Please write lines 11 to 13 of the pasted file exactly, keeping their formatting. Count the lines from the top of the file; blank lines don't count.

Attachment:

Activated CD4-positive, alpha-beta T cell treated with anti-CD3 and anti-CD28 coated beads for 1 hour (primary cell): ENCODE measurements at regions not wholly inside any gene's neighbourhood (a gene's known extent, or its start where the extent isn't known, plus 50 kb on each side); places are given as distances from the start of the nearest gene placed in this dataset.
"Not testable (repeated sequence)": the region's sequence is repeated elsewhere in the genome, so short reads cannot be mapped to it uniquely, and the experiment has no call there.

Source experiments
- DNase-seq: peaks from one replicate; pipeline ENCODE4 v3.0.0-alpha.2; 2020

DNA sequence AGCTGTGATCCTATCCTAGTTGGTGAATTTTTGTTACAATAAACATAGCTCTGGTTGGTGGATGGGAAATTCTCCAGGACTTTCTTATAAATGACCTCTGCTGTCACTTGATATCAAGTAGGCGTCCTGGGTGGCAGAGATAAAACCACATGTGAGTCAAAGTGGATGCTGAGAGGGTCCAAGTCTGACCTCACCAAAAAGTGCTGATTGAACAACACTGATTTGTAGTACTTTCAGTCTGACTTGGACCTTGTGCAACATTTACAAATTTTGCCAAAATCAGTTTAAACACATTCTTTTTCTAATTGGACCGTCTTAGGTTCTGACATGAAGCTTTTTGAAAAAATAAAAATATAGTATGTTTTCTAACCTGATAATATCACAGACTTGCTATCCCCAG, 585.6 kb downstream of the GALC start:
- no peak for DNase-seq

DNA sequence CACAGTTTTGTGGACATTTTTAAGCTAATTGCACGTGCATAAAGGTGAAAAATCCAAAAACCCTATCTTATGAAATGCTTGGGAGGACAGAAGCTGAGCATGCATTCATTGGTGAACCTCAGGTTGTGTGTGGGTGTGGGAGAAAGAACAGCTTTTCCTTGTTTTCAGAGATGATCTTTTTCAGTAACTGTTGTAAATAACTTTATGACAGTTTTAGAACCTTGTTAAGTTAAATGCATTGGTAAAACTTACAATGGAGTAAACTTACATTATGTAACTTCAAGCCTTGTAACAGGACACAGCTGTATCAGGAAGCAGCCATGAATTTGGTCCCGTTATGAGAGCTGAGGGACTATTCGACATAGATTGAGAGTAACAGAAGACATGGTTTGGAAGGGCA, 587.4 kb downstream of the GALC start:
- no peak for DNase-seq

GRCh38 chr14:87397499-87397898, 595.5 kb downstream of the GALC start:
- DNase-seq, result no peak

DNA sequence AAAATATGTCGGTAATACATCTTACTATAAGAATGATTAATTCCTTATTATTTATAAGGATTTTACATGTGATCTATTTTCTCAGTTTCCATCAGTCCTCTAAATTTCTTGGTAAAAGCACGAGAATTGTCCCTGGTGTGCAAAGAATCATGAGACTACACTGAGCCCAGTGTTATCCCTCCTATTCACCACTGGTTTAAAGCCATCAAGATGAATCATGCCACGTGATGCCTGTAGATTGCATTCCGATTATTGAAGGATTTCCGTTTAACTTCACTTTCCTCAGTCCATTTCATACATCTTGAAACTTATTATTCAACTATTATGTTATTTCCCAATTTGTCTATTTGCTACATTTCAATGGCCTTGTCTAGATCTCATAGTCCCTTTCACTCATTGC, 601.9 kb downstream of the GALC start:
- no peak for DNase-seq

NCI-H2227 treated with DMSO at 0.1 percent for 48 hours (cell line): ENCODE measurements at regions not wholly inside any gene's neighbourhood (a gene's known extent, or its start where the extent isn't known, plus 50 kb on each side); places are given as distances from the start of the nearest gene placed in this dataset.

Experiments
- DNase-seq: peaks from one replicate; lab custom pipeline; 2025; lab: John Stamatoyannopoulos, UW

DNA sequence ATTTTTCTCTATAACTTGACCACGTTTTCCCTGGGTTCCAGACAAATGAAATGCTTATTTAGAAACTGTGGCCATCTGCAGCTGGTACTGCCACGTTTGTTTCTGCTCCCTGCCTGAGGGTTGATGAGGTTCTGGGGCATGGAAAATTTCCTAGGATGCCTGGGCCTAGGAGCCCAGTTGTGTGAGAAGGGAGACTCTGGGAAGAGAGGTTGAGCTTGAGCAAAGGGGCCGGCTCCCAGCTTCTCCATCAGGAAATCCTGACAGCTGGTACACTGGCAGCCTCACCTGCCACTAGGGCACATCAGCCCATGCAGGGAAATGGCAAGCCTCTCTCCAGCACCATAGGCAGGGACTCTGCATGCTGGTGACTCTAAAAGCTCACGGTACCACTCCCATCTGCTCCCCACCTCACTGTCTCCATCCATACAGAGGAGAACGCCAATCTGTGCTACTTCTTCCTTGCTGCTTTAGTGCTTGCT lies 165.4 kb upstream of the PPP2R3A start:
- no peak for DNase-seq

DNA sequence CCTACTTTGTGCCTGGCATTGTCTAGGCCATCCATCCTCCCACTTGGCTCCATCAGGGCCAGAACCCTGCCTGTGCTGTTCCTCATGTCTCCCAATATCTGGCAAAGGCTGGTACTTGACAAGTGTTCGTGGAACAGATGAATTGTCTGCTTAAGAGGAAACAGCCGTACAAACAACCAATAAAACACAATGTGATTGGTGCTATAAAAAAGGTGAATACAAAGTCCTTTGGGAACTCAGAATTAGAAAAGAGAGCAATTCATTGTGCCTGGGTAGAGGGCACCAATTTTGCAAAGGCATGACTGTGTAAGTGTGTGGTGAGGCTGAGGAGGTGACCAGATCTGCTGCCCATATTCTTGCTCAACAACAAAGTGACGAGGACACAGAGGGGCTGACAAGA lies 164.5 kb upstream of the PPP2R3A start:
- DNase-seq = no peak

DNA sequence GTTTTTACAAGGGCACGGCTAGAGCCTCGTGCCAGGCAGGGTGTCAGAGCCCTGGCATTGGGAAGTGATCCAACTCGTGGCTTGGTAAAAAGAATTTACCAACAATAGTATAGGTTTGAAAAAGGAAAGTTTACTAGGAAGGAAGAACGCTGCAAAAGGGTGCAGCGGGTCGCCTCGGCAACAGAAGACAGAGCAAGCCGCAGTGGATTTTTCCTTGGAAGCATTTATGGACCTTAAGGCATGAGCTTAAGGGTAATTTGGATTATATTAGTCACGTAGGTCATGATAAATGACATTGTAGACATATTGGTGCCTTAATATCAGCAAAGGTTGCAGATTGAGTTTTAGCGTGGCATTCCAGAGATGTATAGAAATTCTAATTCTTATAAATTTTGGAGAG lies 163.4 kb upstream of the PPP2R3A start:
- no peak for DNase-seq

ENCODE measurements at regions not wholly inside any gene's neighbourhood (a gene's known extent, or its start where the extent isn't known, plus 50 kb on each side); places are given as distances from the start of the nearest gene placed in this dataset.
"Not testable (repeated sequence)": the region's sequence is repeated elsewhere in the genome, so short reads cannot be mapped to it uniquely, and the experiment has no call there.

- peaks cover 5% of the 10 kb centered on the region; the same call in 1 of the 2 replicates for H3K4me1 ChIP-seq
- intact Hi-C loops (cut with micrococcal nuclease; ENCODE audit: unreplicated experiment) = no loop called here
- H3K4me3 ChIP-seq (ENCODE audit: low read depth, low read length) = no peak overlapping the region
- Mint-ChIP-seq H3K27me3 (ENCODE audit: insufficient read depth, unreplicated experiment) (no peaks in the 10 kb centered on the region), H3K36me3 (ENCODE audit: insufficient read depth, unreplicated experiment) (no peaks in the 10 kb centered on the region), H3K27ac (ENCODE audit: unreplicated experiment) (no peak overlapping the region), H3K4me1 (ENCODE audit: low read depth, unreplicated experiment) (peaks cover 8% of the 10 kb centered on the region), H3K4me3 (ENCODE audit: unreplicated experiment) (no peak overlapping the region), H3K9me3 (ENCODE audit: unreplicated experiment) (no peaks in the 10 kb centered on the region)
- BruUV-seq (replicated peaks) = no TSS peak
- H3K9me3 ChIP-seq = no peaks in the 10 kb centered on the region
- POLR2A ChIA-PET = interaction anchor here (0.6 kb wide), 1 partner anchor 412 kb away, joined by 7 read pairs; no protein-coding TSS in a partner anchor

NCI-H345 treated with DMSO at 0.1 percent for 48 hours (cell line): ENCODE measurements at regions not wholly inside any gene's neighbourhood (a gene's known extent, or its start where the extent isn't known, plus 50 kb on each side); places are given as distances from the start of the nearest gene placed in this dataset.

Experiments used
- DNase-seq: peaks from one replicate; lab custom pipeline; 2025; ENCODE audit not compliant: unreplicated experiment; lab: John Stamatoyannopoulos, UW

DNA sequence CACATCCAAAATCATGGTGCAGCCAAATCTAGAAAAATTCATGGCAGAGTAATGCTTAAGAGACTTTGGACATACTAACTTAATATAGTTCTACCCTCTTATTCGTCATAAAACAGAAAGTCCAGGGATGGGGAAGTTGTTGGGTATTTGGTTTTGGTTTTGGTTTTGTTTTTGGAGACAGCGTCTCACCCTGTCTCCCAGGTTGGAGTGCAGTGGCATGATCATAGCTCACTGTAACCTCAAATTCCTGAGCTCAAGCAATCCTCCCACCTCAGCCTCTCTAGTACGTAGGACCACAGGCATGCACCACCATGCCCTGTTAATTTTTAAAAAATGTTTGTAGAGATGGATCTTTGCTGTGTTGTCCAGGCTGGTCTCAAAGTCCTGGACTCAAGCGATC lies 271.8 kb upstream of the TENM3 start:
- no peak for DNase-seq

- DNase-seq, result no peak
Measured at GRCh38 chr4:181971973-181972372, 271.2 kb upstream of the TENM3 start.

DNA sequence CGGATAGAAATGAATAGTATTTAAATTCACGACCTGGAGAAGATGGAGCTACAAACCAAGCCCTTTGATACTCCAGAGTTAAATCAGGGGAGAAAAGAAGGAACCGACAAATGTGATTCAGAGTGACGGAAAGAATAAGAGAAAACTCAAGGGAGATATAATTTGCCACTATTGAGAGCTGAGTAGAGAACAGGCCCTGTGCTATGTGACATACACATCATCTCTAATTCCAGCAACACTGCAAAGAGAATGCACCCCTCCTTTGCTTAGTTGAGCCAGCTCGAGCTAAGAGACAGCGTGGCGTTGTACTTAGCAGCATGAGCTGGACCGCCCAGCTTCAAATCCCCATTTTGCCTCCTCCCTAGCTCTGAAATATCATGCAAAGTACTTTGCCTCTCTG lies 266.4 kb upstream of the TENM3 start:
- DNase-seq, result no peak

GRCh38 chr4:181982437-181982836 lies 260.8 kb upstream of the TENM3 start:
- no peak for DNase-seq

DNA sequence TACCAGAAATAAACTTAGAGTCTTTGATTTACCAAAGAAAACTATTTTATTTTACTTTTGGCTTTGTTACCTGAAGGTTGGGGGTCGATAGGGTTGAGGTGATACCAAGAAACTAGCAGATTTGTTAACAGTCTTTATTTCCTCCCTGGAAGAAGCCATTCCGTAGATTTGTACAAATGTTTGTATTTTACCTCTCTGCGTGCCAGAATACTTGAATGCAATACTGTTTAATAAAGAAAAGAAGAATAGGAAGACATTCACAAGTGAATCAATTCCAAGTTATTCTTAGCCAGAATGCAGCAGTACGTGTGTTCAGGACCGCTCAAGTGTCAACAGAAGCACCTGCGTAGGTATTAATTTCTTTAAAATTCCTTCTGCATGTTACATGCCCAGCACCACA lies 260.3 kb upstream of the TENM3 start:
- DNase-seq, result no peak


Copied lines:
DNA sequence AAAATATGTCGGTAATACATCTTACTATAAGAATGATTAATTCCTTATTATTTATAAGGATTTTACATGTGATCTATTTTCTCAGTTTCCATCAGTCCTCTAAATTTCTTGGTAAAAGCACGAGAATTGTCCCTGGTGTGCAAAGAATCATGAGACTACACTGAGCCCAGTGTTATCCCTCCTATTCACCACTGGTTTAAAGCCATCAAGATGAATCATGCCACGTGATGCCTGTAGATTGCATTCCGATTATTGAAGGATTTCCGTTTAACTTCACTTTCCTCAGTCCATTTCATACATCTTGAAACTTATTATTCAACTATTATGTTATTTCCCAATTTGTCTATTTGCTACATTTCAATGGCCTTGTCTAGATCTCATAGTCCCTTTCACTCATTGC, 601.9 kb downstream of the GALC start:
- no peak for DNase-seq

NCI-H2227 treated with DMSO at 0.1 percent for 48 hours (cell line): ENCODE measurements at regions not wholly inside any gene's neighbourhood (a gene's known extent, or its start where the extent isn't known, plus 50 kb on each side); places are given as distances from the start of the nearest gene placed in this dataset.